‘Always striving to be the best,’ Tim Anderson is first to start pushing at White Sox camp

“You know what we are trying to do, it’s to win the World Series,” Anderson said.

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Tim Anderson and the Sox are looking to bounce back from a 3-1 American League Division Series loss to the Astros.

Tim Anderson and the Sox are looking to bounce back from a 3-1 American League Division Series loss to the Astros.

Nam Y. Huh/AP

GLENDALE, Ariz. — Players are not required to arrive at spring camps until Sunday, three days after the owners’ lockout ended. But why wait?

Several White Sox didn’t, including star shortstop Tim Anderson. They were at Camelback Ranch on Friday morning getting ready for Opening Day on April 8.

It’s Anderson’s way not to be satisfied with who he has become, a face of the franchise who got here with personality, style and swagger and more importantly with the ability to win batting titles. It didn’t all come naturally. Anderson worked at hitting and figured some things out, and he’ll work some more on his defense, which he wants to raise up alongside his offense.

So there he was, taking grounders and hitting live batting practice along with outfielder/first baseman Andrew Vaughn and infielder Danny Mendick. All-Stars Lance Lynn and Liam Hendriks and relievers Garrett Crochet and Matt Foster also hit the ground running, throwing live batting practice. Dallas Keuchel also arrived, and more will be in camp Saturday.

“You know what we are trying to do, win the World Series,” Anderson said. “We are going to come here and play hard and try to win.”

Whatever individual goals Anderson has are being held close to the vest. He knows it does no good to throw those out there.

“I keep coming here telling you all I want to get better defensively and offensively. That’s all I can do is try to get better each and every year,” Anderson said. “I’m always striving to be the best.”

Whatever comes of that is a personal reward for an athlete who never expected to be a big-leaguer when he was excelling in basketball in high school.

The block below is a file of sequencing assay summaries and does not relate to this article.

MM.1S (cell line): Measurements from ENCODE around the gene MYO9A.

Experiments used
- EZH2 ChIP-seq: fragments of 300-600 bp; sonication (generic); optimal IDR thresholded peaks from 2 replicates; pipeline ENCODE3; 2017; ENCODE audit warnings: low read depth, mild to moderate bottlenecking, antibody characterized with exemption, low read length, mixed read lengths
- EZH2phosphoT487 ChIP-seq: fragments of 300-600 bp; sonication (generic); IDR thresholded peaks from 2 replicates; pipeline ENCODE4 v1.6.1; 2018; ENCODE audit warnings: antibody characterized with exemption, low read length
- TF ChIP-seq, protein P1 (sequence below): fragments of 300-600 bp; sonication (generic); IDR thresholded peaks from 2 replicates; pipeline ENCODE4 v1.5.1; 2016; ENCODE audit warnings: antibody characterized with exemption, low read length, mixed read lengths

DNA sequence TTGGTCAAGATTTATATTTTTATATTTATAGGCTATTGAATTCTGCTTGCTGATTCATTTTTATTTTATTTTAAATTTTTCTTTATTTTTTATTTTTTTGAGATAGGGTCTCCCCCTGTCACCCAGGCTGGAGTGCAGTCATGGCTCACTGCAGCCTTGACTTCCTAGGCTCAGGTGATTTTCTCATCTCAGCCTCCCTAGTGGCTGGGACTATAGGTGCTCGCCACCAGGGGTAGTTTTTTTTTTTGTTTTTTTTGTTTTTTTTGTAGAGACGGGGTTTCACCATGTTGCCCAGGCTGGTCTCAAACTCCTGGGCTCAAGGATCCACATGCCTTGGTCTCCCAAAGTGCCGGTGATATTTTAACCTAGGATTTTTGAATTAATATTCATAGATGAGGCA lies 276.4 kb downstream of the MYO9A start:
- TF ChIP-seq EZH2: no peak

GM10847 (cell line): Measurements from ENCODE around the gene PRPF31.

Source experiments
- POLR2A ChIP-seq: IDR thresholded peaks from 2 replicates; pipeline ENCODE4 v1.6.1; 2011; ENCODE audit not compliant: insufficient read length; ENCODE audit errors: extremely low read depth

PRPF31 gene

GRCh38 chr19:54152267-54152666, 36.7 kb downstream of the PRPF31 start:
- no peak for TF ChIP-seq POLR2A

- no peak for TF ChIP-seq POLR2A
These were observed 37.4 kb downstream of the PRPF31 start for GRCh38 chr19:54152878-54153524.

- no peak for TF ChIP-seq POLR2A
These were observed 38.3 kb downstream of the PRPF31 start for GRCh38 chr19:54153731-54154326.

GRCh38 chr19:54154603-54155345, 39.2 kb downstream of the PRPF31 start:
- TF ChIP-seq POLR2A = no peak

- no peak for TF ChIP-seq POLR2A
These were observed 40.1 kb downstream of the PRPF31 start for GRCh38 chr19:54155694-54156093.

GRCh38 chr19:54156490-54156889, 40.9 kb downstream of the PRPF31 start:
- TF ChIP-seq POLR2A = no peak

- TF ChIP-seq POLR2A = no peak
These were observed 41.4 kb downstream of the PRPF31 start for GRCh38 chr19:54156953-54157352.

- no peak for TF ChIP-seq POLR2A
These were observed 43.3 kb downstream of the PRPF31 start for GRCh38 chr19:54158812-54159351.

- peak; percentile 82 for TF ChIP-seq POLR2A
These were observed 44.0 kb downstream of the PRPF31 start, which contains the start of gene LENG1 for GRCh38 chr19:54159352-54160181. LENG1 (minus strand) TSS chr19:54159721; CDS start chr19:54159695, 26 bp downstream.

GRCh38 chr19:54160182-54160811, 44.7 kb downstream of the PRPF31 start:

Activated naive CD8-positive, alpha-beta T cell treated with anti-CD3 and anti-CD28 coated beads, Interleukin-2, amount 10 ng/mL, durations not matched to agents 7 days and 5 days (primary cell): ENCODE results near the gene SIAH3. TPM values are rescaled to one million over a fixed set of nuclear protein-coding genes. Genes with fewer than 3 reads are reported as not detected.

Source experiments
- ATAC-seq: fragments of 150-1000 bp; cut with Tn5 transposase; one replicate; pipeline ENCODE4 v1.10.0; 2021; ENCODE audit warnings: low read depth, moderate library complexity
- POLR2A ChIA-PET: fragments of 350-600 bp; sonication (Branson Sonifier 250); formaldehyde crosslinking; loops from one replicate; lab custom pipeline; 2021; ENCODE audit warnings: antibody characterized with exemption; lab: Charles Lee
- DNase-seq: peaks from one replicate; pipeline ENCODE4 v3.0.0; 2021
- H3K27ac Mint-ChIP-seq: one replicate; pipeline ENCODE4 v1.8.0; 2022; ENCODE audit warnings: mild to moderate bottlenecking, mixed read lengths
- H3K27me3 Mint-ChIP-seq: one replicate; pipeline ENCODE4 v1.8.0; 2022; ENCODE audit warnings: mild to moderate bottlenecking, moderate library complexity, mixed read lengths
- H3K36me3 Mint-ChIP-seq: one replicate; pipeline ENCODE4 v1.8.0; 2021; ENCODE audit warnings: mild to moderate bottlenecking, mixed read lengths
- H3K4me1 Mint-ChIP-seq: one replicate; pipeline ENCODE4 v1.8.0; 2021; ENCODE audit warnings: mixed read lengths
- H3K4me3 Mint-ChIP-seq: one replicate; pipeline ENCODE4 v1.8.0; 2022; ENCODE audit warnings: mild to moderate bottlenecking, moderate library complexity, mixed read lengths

“I did more than I ever thought I would,” he said. “Anything else is extra.”

Anderson says “keep pushing” many times a year, and his actions reflect that. It’s the only way to navigate weeks of spring training, 162 regular-season games — and a postseason.

The Sox are aiming for three seasons in a row for the latter, and a better outcome than the 3-1 American League Division Series trouncing from the Astros.

“They looked pretty human to me,” he said of the Astros. “They went out and played good baseball, and they beat us. We went out and played the best we could. We fell short. But just being in that situation definitely helped us moving forward this year and kind of knowing what to expect and be hungrier.

 “I’m pretty sure everybody is disappointed how it ended. Everybody is coming back more excited and more hungry.”

This and that

Tickets for the Sox’ home opener April 12 against the Mariners go on sale at 3 p.m. Tuesday. First pitch is scheduled for 3:10 p.m. Fans with tickets for the originally scheduled Opening Day on March 31, including season-ticket holders and single-game ticket buyers, are receiving information about exclusive pre-sale opportunities for the new opener. Fans with questions should contact tickets@chisox.com, the team said.

• The revised Cactus League schedule has the Sox opening March 19 against the Guardians at Camelback Ranch. The final two games of the 19-game slate are against the Cubs at Sloan Park and the Padres in Peoria, Arizona, April 4 and 5, respectively.

• Live batting practice highlights included 2021 second-round draft choice Wes Kath, a 19-year-old left-handed hitter who has been at the minor-league camp for weeks, homering against Crochet (who also struck out Vaughn). Lynn, who threw 35 pitches, gloved a comebacker between his legs for the spiffiest play of the day. 

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